For many individuals and couples, the ideal retirement includes two homes — one in their original northern state, familiar and cozy, and one in a warm southern clime in which to relax and avoid the chill and inconvenience of a northern winter. Thus, they choose to become “snowbirds,” traveling back and forth seasonally to have the best of both worlds.
At Surprenant & Beneski, our estate planning attorneys have helped a great many clients arrange their estate plans to accommodate this lifestyle. Below are some important things to consider as you contemplate having two comfortable nests.
Choose a State to Call Home
Although you can freely go back and forth between your chosen residences, you can legally only have one “domicile state.” Choosing which state you will call home may have significant consequences since it can affect tax liabilities, estate laws, and healthcare provisions.
Factors to consider as you make your choice include:
Duration of stay: The time you spend in each state. Generally, if you spend more than half the year in one state, it’s considered your primary residence.
Which state you use for: your mailing address for vital documents, to register your car, to vote in, and to file your income tax return.
Financial Ties: Where your financial interests (bank accounts, investments) are primarily located can influence your domicile choice.
Family Connections: Proximity to family can be a deciding factor, especially if a health crisis or some other emergency arises.
Tax Considerations: State estate taxes vary. For instance, Florida has no state estate tax, while Massachusetts does. It is essential to know the relevant laws in each state to make an informed decision and minimize your tax liabilities.
Probate Considerations: Probate laws also vary by state, impacting how your estate is settled after your death since it will be probated in your domicile state. Because some states have more streamlined probate and in others, probate is more complex, it is advisable to understand the probate process in both states before making your choice.
Healthcare Considerations: Since the majority of snowbirds are older individuals, healthcare is likely a priority in your estate planning. For this reason, we recommend considering the following factors:
- Leaving Your Medical Team: Transitioning between healthcare providers in different states can be challenging. It’s essential to have a plan for maintaining continuity in your healthcare. While some snowbirds return to their northern state periodically for healthcare visits, it is best to have a local team of doctors who are familiar with your unique medical issues. Often doctors in both states can confer with one another to provide optimal care.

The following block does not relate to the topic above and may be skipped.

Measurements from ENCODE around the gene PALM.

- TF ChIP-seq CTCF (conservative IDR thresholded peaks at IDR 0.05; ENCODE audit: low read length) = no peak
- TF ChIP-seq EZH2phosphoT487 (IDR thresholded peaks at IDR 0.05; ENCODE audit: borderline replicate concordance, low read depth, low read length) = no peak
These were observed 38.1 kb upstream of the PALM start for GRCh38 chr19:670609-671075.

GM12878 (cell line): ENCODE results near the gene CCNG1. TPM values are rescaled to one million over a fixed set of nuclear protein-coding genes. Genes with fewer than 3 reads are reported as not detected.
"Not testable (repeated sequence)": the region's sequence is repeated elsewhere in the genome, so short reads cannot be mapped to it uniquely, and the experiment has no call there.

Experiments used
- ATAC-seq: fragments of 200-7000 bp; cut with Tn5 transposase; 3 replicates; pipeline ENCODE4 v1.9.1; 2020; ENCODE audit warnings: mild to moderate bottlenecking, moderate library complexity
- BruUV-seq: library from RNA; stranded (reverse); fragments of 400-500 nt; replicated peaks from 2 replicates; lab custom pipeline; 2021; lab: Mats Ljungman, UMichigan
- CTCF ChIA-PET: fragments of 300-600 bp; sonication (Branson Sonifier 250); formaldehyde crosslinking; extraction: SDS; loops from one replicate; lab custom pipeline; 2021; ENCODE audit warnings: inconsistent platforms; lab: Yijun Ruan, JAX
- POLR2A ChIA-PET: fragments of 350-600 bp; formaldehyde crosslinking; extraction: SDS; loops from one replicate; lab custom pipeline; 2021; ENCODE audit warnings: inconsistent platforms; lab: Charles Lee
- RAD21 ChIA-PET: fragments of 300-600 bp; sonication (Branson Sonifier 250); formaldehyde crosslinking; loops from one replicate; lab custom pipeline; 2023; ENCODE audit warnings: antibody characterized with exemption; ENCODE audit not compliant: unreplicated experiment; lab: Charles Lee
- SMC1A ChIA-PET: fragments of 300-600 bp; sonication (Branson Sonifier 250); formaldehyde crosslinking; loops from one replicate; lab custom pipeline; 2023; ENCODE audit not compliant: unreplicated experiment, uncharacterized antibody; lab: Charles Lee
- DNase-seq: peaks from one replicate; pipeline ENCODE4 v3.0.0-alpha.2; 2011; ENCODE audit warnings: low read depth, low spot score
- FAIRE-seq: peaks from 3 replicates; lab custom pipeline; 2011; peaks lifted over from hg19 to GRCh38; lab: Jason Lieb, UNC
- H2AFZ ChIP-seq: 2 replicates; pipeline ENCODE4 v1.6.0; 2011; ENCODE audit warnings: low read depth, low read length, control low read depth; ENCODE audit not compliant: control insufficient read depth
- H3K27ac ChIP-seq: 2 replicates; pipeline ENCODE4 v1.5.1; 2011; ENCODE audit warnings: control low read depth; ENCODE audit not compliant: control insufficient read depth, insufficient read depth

- Access to Specialists: In many cases, the availability and quality of specialists varies from one state to another. If you have a particular medical condition, you may want to receive healthcare from the best specialist (or best hospital) available.
- Family Support: Proximity to the support system provided by family may become your top priority during ill health or incapacitation.
- Emergency Situations: Nonetheless, during a healthcare crisis, you must have urgent healthcare wherever you are. With a bit of information and effort, snowbirds figure out how to make their lifestyle safe and comfortable in both locations.
- Preparing for Medicaid (MassHealth): Because the laws governing estate planning and Medicaid benefits differ from state to state, you should have your documents reviewed by an attorney in both states
Legal Documents for Each Location
Snowbirds should ensure that their estate planning documents are valid in both states. This may require having separate sets of documents or ensuring that one set complies with the laws of both states. Our attorneys are well-prepared to help you with this and other matters related to your lifestyle. We will make sure that you have all necessary key documents, including:
- Will: to distribute assets according to your wishes.
- Trust, if desired, to protect your assets from probate and/or estate taxes or, for example, to provide for a beneficiary with special needs.
- Power of Attorney: to designate the person who will make financial and legal decisions on your behalf if you are unreachable or incapacitated.
- Health Care Proxy: to name the individual who will make medical decisions for you if you are unable to communicate your wishes.
- Living Will that will state which medical interventions you want at the end of your life.
Contact Our Experienced Snow Bird Attorneys
If being a snowbird sounds perfect to you and you now live in Southeastern Massachusetts, contact one of our offices today. We will be happy to discuss your best options and prepare the necessary documents to protect your assets, and keep you and your loved ones financially secure going forward.